The Mittle-man on Campus: The Best Sequel Ever

Illustration+Credit%3A+Sydney+Fener

Illustration Credit: Sydney Fener

Sarah Mittleman, Opinion Editor

‘The Mittle-man on Campus’ is a satirical column centered around high school clichés and the teenage experience that will appear in The Chronicle once every two weeks. None of the articles in this column are representative of the opinions of The Chronicle staff.

School is starting up again, but, more importantly, today kicks off season two of this column. I’m a senior now, which means I’m super mature, way more interesting and totally protagonist material. Good riddance, junior year me!

Last year my comments section was flooded with the sentiment that I had unrealistic expectations for high school. Now that I’m a senior, I trust that my suggestions will be taken a little bit more seriously (hint hint, President of School Rick Commons). After all, I’m not just some random student wandering around the Quad, demanding change —I’m a role model. Not to mention a star columnist.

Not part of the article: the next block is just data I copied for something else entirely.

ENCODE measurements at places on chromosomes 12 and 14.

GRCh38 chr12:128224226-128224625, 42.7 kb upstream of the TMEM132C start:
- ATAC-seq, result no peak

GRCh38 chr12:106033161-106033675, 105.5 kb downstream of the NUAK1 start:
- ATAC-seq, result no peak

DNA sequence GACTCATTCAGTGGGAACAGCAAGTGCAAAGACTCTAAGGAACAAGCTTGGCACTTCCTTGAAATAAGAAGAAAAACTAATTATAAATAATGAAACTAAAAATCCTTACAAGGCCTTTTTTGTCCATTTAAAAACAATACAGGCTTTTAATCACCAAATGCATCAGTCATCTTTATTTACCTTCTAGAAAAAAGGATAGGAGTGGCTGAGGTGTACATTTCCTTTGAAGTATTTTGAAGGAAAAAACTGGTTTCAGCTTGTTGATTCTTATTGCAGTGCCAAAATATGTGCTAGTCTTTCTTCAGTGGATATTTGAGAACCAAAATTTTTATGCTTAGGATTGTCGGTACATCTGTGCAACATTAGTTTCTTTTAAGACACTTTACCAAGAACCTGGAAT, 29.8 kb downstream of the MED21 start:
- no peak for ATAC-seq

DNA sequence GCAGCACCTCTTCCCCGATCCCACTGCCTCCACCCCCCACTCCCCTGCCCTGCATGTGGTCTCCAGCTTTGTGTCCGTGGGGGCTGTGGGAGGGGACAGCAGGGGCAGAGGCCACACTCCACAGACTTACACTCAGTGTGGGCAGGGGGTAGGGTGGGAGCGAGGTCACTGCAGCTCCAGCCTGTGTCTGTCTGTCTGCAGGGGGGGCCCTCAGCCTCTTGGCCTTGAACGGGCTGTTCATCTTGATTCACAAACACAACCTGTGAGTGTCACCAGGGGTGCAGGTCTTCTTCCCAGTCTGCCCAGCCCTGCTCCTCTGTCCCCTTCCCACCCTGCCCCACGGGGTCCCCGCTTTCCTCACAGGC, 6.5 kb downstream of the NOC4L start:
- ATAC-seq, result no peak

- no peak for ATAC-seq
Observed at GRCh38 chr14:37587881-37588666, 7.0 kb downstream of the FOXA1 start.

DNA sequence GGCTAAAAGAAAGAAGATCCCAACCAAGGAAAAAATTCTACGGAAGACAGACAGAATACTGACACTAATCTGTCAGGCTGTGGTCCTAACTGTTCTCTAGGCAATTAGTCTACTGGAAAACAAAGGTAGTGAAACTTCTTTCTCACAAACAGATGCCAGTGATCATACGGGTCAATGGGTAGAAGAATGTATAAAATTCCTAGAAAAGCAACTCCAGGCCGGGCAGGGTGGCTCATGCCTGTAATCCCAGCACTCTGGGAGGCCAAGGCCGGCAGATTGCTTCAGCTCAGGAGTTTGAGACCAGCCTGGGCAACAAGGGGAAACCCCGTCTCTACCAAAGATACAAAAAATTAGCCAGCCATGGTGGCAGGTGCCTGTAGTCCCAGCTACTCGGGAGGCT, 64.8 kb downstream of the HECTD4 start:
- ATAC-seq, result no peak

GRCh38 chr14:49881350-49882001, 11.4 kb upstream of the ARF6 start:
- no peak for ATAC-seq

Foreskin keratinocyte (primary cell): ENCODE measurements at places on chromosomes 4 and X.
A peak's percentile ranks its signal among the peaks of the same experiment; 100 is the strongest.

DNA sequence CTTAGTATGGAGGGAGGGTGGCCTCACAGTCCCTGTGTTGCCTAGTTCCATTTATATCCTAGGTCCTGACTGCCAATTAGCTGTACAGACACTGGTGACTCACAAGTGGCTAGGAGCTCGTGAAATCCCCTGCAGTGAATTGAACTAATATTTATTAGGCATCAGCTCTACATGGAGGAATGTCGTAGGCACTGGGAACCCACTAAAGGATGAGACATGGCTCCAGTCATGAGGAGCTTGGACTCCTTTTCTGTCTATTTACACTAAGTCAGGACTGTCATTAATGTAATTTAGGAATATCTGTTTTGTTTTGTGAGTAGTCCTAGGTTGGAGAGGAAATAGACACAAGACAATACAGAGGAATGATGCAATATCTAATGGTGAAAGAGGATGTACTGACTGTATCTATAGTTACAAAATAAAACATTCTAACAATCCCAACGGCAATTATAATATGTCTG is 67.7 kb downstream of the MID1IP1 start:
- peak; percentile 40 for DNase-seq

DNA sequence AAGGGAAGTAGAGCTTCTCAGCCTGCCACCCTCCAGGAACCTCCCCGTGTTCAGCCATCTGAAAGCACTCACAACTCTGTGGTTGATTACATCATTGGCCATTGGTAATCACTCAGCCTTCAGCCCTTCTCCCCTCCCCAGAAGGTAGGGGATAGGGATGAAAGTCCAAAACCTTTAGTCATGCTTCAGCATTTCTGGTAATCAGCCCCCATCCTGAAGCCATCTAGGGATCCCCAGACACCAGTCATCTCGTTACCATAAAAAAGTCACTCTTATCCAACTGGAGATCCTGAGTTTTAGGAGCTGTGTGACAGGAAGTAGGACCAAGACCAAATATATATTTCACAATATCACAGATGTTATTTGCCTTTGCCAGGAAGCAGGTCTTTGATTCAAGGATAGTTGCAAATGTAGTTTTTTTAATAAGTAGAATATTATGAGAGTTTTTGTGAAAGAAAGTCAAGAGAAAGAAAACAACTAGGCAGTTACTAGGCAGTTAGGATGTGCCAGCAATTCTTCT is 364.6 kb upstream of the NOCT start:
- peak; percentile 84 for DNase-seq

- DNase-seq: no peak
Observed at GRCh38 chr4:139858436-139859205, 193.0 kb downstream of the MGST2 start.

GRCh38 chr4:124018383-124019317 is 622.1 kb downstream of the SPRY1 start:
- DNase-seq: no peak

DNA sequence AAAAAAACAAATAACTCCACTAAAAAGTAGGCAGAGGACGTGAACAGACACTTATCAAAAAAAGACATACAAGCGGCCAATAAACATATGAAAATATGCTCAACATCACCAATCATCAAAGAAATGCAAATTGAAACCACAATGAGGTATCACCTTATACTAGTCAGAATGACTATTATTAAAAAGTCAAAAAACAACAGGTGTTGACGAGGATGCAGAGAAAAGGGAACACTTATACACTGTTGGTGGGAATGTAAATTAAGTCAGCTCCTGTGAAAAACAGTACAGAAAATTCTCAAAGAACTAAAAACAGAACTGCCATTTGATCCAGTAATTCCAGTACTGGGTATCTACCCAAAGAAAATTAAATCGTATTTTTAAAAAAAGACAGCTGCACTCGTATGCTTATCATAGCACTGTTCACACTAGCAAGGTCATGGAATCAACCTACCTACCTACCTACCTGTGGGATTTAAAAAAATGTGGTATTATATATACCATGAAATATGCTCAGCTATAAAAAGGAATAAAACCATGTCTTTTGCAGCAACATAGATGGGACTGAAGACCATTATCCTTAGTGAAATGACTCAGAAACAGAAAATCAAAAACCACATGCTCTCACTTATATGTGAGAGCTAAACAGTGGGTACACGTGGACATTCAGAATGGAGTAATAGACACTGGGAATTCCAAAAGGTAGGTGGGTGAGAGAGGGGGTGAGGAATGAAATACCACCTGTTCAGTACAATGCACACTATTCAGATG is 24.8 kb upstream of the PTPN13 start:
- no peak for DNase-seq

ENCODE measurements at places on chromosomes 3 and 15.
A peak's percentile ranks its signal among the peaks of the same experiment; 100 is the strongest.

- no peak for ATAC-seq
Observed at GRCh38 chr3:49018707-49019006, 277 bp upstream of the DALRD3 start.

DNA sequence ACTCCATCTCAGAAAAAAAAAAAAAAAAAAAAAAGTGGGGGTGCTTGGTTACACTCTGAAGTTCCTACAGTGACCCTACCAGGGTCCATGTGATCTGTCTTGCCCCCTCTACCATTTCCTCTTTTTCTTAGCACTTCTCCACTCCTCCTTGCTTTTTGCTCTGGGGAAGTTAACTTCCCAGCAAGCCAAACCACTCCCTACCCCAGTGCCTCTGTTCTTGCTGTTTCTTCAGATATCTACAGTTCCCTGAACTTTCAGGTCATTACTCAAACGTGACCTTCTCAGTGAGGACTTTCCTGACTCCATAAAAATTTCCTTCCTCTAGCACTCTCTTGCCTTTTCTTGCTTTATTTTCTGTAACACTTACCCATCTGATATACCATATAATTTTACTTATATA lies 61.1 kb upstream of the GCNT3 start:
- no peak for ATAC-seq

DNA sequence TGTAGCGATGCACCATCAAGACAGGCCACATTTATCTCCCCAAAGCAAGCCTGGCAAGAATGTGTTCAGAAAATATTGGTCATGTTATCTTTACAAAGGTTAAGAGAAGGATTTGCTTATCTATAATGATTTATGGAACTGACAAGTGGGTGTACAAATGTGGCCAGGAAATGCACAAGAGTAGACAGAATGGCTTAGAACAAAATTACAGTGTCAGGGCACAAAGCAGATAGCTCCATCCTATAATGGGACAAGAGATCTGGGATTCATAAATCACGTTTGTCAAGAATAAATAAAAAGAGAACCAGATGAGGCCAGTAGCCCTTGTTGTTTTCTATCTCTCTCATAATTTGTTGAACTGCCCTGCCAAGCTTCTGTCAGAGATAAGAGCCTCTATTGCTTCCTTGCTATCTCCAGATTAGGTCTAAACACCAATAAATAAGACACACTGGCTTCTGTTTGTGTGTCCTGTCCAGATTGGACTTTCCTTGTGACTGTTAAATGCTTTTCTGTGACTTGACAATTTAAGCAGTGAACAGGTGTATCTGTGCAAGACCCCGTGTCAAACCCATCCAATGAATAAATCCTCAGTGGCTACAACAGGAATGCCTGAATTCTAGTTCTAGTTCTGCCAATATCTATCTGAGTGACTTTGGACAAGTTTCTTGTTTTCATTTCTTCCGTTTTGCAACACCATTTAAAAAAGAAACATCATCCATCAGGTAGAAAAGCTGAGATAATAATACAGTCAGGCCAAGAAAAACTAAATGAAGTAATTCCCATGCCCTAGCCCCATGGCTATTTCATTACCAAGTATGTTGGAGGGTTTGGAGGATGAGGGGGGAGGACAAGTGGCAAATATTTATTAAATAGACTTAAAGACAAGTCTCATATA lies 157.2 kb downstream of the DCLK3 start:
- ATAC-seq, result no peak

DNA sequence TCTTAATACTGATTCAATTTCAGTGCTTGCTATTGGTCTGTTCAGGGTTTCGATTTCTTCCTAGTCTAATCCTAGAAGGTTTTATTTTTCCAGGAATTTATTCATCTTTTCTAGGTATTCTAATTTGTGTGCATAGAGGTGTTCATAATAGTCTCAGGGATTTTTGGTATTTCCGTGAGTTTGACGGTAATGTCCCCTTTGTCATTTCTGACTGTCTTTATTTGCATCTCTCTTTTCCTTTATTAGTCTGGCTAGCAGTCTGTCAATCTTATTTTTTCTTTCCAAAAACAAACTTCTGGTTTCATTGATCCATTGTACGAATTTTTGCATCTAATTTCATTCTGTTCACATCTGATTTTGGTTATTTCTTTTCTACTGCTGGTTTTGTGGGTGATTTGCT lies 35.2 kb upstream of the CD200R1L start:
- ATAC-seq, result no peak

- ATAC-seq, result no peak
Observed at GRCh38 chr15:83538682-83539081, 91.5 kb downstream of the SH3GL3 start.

I’ll be honest though — when the editors asked me to continue this column,  I was initially hesitant. Everyone knows sequels are never quite as good as the original, and I refuse to disappoint. Although I tried to explain this, the editors really want me to continue. Apparently, they think it’s “amusing” (not sure why).  I guess I’ll just have to be the first great sequel in history.

This time around, I’m fully stepping into my role as the school’s resident Advice Giver and embracing the strenuous job of changing lives one article at a time. I take this responsibility extremely seriously, which is why I have plenty of opinions regarding the first days of school.

Convocation is supposed to be a celebration of a new year and a welcome to all of the fresh-faced students. One key aspect of this initiation is a series of speeches, from both faculty members and our beloved prefects. However, one glaring fault prevented me from truly appreciating the event. While they were all extremely poised and articulate, I found myself wondering why I had not been commissioned to speak to the school. After all, am I not the Head (and only) Advice Giver on campus, perhaps even more instructive than the deans? Sure, it’s great to get elected students and hired professionals to step up on the podium and deliver heartfelt comments about their experiences and hopes for the new year, but haven’t we run that plotline into the ground by now? The audience of bored, sweaty teenagers is just begging for a fresh concept, and clearly, the writers’ room isn’t listening.